I was raised by atheists too, but a lot of that puritanical embarrassment still colored my perceptions of sex. I also can’t remember a time in my life when I didn’t know how to orgasm. My parents caught me when I was in kindergarten and told me not to do it around other people but didn’t explain why or what it was. I ended up being ashamed to talk about sex or do anything with other people, but privately I pretty much embraced every part of it.

    I never had any sex ed (wasn’t even sure if the word “masturbate” applied to what women did until my late teens), and I remember being really confused when women would talk about orgasms like they were unicorns or say that they weren’t sure if they’d ever even had one (then I became sexually active and understood the second one – and also the meaning of the seemingly oxymoronic “bad sex”). All of these discussions about “teaching” women to have orgasms actually made me start wondering if I was really having them, since I seemed to climax so easily while everyone else made it sound so labor-intensive. I still feel a little weird when I read masturbation stats, like the average woman doing it only a couple of times a month or taking 15 to 20 minutes to orgasm even when she’s on her own (I take about a fourth of that time). Or the implication that you’re supposed to masturbate less when you have a partner. My sex drive is through the roof when I’m with someone, and I’m definitely not waiting days just to do it with them.

    I’ve only come across one other childhood masturbator, and she told me that she didn’t actually orgasm when she did it. Even though intellectually I know there are plenty of us, it’s always a personal relief to actually find one. All of these sex-positive, find-your-clitoris, love-your-vulva dialogues are really great, but sometimes they feel very marginalizing (and a little patronizing for the women they’re directed at). I can’t sit through the Vagina Monologues because it’s so focused on “learning” or “acquiring” or “recovering” your sexuality. I’ve already got mine, but somehow that seems to signify an abnormality or doesn’t earn me a place in the discussion of female sexuality. It really does make you feel invisible. And sometimes I even feel like I’m “wrong” for getting it right.

    • anniceris

      Wow, Les, thank you so so much for leaving this comment.
      “This is the first time I’ve heard another woman talking about sex in a way that actually sounds familiar.”
      Similarly, almost every single thing I read about female sexuality ESCEPT YOUR ACTUAL COMMENT LOL feels foreign to me, and I sometimes feel like what I have is a gay male sexuality transplanted into a female body. I’ve had quite a few comments/emails etc. from men since I started writing this blog but v. little from women, and since I have this weird persistent urge to identify with other women, reading your comment is really wonderful.
      “All of these sex-positive, find-your-clitoris, love-your-vulva dialogues are really great, but sometimes they feel very marginalizing (and a little patronizing for the women they’re directed at).”
      Absolutely. I think they are wonderful because they clearly do reflect the experience/interests/needs of a majority of women and it would be ridiculous of me to want the discussion to focus on people like you and me when we’re apparently a small minority. Nonethless, I still also feel patronised, *bored* and marginalised by those discussions. Just the other day I was readng the agenda for a workshop/discussion-based ‘Sex Camp’ in my area and you know, it has on the agenda a “genital show and tell” for women only, and while I honestly am all for that existing in the world, to me it’s like: I have zero interest in anything like that – I already know, enjoy, and feel absolutely secure and confident in my own pussy! But nobody, even in the sex-positive community, seems to expect or want you to feel that way.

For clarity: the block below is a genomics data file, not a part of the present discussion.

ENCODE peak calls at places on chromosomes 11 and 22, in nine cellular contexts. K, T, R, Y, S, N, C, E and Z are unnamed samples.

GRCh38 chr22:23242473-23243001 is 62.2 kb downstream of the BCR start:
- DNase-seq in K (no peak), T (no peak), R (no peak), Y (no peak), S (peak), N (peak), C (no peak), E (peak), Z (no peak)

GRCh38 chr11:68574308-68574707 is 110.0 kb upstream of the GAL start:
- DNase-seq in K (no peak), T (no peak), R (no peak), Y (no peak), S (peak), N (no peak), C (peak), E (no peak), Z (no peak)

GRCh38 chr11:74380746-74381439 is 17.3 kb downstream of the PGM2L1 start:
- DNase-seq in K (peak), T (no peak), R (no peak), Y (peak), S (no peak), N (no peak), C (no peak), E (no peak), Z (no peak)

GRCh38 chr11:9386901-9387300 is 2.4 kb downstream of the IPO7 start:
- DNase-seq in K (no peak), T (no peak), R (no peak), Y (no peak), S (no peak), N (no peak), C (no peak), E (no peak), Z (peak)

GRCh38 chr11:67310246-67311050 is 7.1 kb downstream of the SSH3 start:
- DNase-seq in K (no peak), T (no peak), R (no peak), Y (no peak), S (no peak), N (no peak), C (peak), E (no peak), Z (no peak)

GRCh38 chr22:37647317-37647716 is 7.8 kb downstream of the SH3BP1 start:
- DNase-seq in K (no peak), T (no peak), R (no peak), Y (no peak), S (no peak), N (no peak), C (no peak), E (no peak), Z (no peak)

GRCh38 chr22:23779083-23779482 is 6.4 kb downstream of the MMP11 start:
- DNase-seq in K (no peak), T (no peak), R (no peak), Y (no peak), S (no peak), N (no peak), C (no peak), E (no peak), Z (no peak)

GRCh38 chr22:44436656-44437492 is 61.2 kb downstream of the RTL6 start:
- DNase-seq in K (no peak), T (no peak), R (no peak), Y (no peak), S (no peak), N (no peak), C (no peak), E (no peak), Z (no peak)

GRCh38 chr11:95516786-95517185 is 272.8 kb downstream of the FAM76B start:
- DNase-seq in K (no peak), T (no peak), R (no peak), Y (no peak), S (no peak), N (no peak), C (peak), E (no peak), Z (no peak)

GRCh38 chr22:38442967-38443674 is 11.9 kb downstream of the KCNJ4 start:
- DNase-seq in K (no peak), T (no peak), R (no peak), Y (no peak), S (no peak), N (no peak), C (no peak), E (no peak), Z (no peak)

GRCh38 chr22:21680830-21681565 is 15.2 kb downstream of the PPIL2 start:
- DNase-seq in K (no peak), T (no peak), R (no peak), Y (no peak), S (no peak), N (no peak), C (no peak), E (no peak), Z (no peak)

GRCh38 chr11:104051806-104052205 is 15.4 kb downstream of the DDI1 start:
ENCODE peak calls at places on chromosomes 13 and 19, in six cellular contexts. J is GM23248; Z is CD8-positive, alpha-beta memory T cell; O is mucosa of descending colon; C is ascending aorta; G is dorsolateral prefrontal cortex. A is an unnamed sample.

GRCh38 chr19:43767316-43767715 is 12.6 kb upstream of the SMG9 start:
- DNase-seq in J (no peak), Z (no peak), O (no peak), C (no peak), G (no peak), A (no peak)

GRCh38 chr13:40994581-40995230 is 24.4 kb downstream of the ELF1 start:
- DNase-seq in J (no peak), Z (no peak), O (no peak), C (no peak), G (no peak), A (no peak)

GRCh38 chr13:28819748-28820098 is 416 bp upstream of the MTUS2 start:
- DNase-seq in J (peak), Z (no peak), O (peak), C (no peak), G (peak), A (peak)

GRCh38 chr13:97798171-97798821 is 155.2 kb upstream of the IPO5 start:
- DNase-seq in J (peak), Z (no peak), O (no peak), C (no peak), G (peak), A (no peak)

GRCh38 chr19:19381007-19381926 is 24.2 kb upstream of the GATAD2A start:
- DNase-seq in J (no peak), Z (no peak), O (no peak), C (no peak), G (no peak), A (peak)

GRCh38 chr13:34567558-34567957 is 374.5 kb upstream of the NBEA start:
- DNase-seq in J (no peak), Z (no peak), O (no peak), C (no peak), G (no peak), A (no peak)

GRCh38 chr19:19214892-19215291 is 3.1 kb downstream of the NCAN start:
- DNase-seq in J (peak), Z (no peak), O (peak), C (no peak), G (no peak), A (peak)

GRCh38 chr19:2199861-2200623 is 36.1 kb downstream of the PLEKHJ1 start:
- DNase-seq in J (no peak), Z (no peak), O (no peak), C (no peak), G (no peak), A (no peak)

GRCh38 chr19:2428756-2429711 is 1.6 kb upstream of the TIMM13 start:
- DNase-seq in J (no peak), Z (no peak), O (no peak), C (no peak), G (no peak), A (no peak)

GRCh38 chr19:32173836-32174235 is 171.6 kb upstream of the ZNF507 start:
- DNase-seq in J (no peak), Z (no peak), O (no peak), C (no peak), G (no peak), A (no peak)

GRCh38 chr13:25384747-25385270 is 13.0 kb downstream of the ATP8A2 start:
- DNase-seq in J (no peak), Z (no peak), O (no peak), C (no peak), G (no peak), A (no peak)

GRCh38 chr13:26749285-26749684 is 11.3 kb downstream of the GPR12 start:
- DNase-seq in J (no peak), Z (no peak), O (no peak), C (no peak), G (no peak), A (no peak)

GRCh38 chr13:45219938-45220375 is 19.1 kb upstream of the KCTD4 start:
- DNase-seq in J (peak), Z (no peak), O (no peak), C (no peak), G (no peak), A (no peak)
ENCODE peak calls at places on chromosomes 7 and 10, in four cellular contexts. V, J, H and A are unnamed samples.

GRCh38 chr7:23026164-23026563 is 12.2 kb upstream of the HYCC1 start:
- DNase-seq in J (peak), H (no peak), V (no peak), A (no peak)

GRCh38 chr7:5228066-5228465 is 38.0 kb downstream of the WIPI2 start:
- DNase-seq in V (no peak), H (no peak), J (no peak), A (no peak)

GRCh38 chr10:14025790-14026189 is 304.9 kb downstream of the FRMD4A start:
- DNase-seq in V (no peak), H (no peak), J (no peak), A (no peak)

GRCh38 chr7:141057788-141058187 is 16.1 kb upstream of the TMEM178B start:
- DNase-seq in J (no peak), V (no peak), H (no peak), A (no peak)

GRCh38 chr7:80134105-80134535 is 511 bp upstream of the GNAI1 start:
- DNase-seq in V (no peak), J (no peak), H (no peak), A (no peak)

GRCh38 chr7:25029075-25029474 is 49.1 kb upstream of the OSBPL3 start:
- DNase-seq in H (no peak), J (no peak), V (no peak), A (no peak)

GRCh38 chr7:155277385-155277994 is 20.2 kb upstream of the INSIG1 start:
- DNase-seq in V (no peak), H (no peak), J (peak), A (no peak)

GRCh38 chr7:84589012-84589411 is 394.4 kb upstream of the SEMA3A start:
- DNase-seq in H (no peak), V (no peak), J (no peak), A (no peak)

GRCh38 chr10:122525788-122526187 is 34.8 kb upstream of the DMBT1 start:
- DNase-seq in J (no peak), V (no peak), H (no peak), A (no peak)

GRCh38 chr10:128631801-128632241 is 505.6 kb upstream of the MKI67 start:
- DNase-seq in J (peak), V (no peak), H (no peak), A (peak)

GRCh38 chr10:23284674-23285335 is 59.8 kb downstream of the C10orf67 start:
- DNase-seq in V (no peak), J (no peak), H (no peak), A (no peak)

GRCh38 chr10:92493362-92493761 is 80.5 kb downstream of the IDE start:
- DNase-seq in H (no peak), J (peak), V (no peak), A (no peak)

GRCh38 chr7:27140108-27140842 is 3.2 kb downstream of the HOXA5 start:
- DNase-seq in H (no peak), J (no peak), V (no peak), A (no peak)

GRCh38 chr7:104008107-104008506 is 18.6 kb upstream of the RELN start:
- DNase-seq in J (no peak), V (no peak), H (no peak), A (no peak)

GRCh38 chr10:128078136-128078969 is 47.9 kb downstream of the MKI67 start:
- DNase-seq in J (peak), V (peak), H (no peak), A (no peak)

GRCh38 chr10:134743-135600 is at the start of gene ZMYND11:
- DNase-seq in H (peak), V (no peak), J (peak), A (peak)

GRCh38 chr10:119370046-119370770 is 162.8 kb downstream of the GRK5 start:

If you have or ever start your own blog on this stuff then please let me know as I would love to read it!

      • Les

        Thank you for giving me a place to leave it. :) I actually started thinking about making a blog right after that comment because I read through some other sex/orientation blogs that just added to the “Internet, y u no show people like me?!” feeling. I found a word that I thought reflected my way of thinking about sex (one of those epiphany moments where you feel like you finally found the hole you fit in) only to Google it and see nothing but negatively phrased definitions that painted it as a hindrance to sex, rather than just a different way of being attracted to people.

        In case you were curious, the word was “demisexual.” My interpretation (not based on the etymology) was that your desire is very dependent on knowledge of the person, because people’s personalities play a big role in how I see them and whether or not I’m attracted to them. Other people characterized it as a type of asexuality or something “requiring” an emotional connection, which just pissed me off because you wouldn’t say that your preference for brunettes is a “requirement” to have sex (or that you’re suddenly asexual because you’re in a room full of blondes). That characteristic just makes your desire considerably stronger. I can be attracted to a stranger, but I most likely won’t be comfortable (i.e. desirous) enough to do anything with them until I’ve got a feel for who they are, which has nothing to do with emotion. It doesn’t make my sex drive any lower. It just makes me selective in a different way. Maybe there are people who fit that exact definition and I was misidentifying with it, but it felt ridiculous to presume that someone isn’t a sexual person just because their attraction is based on non-sexual criteria.